By Joel Warner
By Michael Roberts
By Alan Prendergast
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By Patricia Calhoun
By William Breathes
Sergeant Kevin Orcutt stands over me: "Give me your arm, please."
He says it the way stereotypical cops talk, in a monotone demand with just enough polite formality to seem like a request. I know his goal is to handcuff me, so I've clenched my body into a ball. Face to the ground, arms crossed, legs wrapped close. Like a rock, I think. You can't handcuff a rock.
Orcutt crouches and threads one end of a nunchaku under my right arm. He clamps both ends together and twists. "Arm, please, arm, please, arm, arm, arm," he says. The hard polycarbonate plastic presses into the bone and sensitive muscle beneath my biceps. I smash my face against the floor to muffle a groan. The two strands of nylon cord connecting the sticks of the nunchaku enable Orcutt to pull my arm out from under me. The pain increases as he cranks upward. Rock, meet forklift. Soon I unlock my legs and rise to my knees. He uses the nunchaku to direct my arm around my back. After I bring my other wrist around, he releases the pressure. I exhale.
Orcutt laughs and slaps my shoulder. "All I'm doing is using torque," he explains, turning the device in the air.
Seen from a safe distance, the Orcutt Police Nunchaku, or OPN, looks much the same as the traditional Japanese martial arts weapon known as the nunchaku — or "nunchucks," "chuka sticks" and the ultra-colloquial "numchucks" — that unleashed such kung fu fury in 1970s Bruce Lee films. But rather than spinning, flailing and whacking whole gangs of assailants into unconsciousness, a person wielding an OPN is using it for "restraint control" and "pain compliance" on uncooperative suspects or inmates.
So instead of numchucks, think nutcrackers.
"I'm using the tool to wrap and latch onto your limbs," explains Orcutt, this time demonstrating on one of my ankles. "You rotate it here and it accelerates the pressure, causing pretty effective pain. And even if it didn't cause a lot of pain, you're not going anywhere. You can't get up, you can't swing, you can't kick. I really eliminate a lot of your responses. And once again," he says, initiating the torque, "I want your arms. Arms, arms, arms, arms."
He doesn't even have to say "please" this time.
A black belt in jukado, Orcutt was a rookie cop in Thornton almost three decades ago when he got the idea to create the OPN as a police tool. Since then, his company has supplied an estimated 20,000 OPNs to law-enforcement agencies from California to Florida. In Denver, this specialized nunchaku can be spotted doing everything from controlling belligerent drunks in LoDo to shepherding inmates through the corridors of the overcrowded county jail.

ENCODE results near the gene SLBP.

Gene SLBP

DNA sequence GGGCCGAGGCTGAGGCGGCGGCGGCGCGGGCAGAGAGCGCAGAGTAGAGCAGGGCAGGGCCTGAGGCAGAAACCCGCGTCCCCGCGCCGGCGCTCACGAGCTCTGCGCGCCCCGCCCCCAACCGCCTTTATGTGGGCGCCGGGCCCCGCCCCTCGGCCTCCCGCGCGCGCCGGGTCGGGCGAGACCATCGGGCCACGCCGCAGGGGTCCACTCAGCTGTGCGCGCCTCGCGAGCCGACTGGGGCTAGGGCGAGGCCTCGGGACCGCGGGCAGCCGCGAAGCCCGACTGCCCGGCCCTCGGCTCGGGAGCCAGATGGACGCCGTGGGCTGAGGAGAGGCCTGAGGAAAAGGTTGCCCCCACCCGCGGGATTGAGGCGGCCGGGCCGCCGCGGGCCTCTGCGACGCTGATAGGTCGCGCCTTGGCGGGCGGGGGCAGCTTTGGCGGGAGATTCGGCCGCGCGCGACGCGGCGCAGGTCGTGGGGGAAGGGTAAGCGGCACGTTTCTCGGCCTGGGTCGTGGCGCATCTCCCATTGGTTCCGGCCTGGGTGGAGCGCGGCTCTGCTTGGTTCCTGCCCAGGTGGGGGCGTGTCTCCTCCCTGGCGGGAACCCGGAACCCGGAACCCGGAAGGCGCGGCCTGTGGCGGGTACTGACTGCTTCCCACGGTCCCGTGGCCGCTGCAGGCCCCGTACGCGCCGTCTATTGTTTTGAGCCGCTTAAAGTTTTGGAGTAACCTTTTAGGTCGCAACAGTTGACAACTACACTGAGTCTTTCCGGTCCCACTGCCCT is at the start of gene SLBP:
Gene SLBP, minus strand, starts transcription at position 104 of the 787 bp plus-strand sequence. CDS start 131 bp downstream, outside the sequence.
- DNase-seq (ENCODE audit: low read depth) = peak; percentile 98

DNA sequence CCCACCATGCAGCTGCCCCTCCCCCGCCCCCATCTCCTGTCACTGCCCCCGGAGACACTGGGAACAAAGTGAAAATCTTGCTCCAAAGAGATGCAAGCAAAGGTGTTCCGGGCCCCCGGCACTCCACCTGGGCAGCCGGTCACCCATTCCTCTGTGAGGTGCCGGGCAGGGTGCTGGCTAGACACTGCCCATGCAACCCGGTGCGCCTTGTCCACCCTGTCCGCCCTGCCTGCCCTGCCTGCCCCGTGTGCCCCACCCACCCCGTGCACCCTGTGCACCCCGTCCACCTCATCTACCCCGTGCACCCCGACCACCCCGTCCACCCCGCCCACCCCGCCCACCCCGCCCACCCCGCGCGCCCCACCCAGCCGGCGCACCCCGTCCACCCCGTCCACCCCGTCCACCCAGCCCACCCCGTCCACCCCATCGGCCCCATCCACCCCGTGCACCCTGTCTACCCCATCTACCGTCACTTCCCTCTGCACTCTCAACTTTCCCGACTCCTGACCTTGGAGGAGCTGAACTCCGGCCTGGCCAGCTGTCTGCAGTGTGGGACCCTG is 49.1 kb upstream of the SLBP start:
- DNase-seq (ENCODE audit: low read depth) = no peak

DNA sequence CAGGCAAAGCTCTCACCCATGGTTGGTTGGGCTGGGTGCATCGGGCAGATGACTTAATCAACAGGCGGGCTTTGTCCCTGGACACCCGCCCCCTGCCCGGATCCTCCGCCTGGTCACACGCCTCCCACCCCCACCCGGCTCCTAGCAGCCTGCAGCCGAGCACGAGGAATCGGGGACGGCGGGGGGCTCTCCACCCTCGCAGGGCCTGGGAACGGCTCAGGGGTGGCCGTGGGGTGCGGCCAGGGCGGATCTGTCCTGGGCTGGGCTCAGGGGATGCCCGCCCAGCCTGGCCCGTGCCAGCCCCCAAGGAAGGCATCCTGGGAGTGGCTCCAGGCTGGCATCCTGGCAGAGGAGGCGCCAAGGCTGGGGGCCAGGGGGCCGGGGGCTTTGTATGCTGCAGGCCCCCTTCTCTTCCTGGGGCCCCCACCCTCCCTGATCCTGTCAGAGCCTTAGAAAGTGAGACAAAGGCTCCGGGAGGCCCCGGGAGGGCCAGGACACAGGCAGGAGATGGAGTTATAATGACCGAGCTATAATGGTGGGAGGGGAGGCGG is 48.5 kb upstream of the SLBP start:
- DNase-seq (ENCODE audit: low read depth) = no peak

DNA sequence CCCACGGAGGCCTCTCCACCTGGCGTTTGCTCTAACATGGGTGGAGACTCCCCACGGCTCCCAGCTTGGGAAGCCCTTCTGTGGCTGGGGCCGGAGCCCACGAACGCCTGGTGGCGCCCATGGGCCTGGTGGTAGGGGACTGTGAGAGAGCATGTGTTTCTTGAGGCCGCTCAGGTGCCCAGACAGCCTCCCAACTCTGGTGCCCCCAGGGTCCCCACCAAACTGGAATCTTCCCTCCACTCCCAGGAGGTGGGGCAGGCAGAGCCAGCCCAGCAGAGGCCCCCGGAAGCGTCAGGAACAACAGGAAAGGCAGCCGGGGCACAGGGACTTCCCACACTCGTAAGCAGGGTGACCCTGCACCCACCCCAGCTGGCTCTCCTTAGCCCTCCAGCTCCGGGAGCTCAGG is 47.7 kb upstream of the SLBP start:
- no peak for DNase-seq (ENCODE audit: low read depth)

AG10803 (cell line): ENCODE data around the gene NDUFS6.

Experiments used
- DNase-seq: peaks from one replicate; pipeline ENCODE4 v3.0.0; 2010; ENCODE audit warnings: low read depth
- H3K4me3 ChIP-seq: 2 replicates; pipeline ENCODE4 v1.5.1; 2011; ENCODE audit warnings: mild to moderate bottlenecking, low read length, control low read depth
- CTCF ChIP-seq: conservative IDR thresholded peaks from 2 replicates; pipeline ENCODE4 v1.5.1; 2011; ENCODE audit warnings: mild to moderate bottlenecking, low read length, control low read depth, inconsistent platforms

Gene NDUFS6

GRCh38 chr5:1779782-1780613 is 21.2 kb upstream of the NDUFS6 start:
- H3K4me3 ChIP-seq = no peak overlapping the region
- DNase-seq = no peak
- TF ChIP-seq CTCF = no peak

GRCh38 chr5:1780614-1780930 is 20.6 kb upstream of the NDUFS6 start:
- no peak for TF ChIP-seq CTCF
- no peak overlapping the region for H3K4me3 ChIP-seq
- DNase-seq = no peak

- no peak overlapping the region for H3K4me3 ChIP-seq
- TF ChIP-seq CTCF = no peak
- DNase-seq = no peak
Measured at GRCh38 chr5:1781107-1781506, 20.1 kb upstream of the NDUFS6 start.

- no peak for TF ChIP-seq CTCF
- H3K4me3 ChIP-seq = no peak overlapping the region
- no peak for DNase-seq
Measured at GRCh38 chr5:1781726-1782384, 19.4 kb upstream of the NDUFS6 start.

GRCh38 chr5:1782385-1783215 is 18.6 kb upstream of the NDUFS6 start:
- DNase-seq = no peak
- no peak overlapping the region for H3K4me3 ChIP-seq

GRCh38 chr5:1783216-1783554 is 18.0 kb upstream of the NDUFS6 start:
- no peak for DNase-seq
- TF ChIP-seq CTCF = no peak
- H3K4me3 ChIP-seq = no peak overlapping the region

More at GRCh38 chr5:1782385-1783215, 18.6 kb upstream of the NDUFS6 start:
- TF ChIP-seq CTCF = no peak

When used correctly, the OPN can inflict pain ranging from mild to intense. For Orcutt, however, the nunchaku is not a weapon, but a "tool" or "device" that enables an officer to get immediate control over a suspect and maintain it. This means fewer injuries to officers and suspects during struggles, fewer situations where Tasers and guns get drawn, and fewer court cases involving, say, videotapes of cops beating a man with batons on the side of a road.
"A baton is not generally used as a control device. The training [the officers] had with the baton was for impact techniques," he says of the 1991 incident involving Rodney King and Los Angeles cops. "So the idea of control was not in their thought process; it was, 'Until you comply, we beat.'" If OPNs had been used to subdue King, the infamous videotape that began the sequence of events leading to the L.A. riots would instead have shown officers using their training to "scoop an ankle, fold a leg and pin him. And that would have been the end of it," Orcutt insists.
Yet Orcutt's own invention is not without controversy. In the early '90s, the nunchaku was the focus of several civil-rights lawsuits filed by anti-abortion demonstrators in California, who claimed they'd suffered excessive pain and injury when police used OPNs to remove the protesters blockading abortion clinics. But no court has ever found that the OPN causes lasting injury, "and no one has ever died from an OPN," notes Orcutt. "You're not hearing about lawsuits. You're not hearing about people dying, because the OPN is very low-profile as a tool. If police were out there swinging around like Bruce Lee, there would be articles, lawsuits and complaints. And there just isn't."
During Sotomayor's July 14 confirmation hearing, Senator Orrin Hatch, a Republican from Utah, decided to get tough with her about the Second Amendment and referenced a ruling she'd made in December as part of a panel of federal judges on the U.S. Second Court of Appeals. Didn't her decision in Maloney v. Cuomo mean that any state or municipality could create its own complete ban of a weapon?